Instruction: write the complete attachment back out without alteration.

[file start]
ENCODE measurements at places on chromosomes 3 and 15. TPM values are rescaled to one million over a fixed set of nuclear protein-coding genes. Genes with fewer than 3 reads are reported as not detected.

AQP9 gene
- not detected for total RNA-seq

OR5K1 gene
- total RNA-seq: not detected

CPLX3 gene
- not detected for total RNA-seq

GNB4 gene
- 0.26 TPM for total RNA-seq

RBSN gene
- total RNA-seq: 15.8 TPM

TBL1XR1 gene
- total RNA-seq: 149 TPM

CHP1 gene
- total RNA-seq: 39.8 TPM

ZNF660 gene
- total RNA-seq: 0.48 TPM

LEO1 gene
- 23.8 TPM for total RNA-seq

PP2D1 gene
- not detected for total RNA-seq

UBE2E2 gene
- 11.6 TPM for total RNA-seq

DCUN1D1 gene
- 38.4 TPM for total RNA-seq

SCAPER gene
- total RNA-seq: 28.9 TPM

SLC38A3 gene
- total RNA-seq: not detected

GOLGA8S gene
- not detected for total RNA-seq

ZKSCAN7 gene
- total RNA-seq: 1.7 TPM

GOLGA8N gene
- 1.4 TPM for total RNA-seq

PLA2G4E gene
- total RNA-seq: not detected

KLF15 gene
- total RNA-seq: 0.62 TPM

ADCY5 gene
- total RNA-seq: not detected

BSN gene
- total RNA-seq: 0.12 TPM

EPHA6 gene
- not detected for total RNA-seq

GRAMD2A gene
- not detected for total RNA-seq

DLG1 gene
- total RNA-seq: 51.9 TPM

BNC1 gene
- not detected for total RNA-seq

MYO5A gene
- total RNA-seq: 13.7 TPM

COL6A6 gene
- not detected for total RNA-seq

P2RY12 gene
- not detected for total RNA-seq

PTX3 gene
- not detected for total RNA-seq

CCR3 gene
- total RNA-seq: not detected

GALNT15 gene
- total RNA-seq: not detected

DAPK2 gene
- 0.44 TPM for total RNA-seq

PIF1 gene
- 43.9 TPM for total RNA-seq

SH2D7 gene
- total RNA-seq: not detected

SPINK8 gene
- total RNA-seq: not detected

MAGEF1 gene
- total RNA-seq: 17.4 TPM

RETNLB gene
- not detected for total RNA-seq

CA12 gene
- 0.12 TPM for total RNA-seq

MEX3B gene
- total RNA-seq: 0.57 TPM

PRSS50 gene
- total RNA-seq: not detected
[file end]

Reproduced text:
ENCODE measurements at places on chromosomes 3 and 15. TPM values are rescaled to one million over a fixed set of nuclear protein-coding genes. Genes with fewer than 3 reads are reported as not detected.

AQP9 gene
- not detected for total RNA-seq

OR5K1 gene
- total RNA-seq: not detected

CPLX3 gene
- not detected for total RNA-seq

GNB4 gene
- 0.26 TPM for total RNA-seq

RBSN gene
- total RNA-seq: 15.8 TPM

TBL1XR1 gene
- total RNA-seq: 149 TPM

CHP1 gene
- total RNA-seq: 39.8 TPM

ZNF660 gene
- total RNA-seq: 0.48 TPM

LEO1 gene
- 23.8 TPM for total RNA-seq

PP2D1 gene
- not detected for total RNA-seq

UBE2E2 gene
- 11.6 TPM for total RNA-seq

DCUN1D1 gene
- 38.4 TPM for total RNA-seq

SCAPER gene
- total RNA-seq: 28.9 TPM

SLC38A3 gene
- total RNA-seq: not detected

GOLGA8S gene
- not detected for total RNA-seq

ZKSCAN7 gene
- total RNA-seq: 1.7 TPM

GOLGA8N gene
- 1.4 TPM for total RNA-seq

PLA2G4E gene
- total RNA-seq: not detected

KLF15 gene
- total RNA-seq: 0.62 TPM

ADCY5 gene
- total RNA-seq: not detected

BSN gene
- total RNA-seq: 0.12 TPM

EPHA6 gene
- not detected for total RNA-seq

GRAMD2A gene
- not detected for total RNA-seq

DLG1 gene
- total RNA-seq: 51.9 TPM

BNC1 gene
- not detected for total RNA-seq

MYO5A gene
- total RNA-seq: 13.7 TPM

COL6A6 gene
- not detected for total RNA-seq

P2RY12 gene
- not detected for total RNA-seq

PTX3 gene
- not detected for total RNA-seq

CCR3 gene
- total RNA-seq: not detected

GALNT15 gene
- total RNA-seq: not detected

DAPK2 gene
- 0.44 TPM for total RNA-seq

PIF1 gene
- 43.9 TPM for total RNA-seq

SH2D7 gene
- total RNA-seq: not detected

SPINK8 gene
- total RNA-seq: not detected

MAGEF1 gene
- total RNA-seq: 17.4 TPM

RETNLB gene
- not detected for total RNA-seq

CA12 gene
- 0.12 TPM for total RNA-seq

MEX3B gene
- total RNA-seq: 0.57 TPM

PRSS50 gene
- total RNA-seq: not detected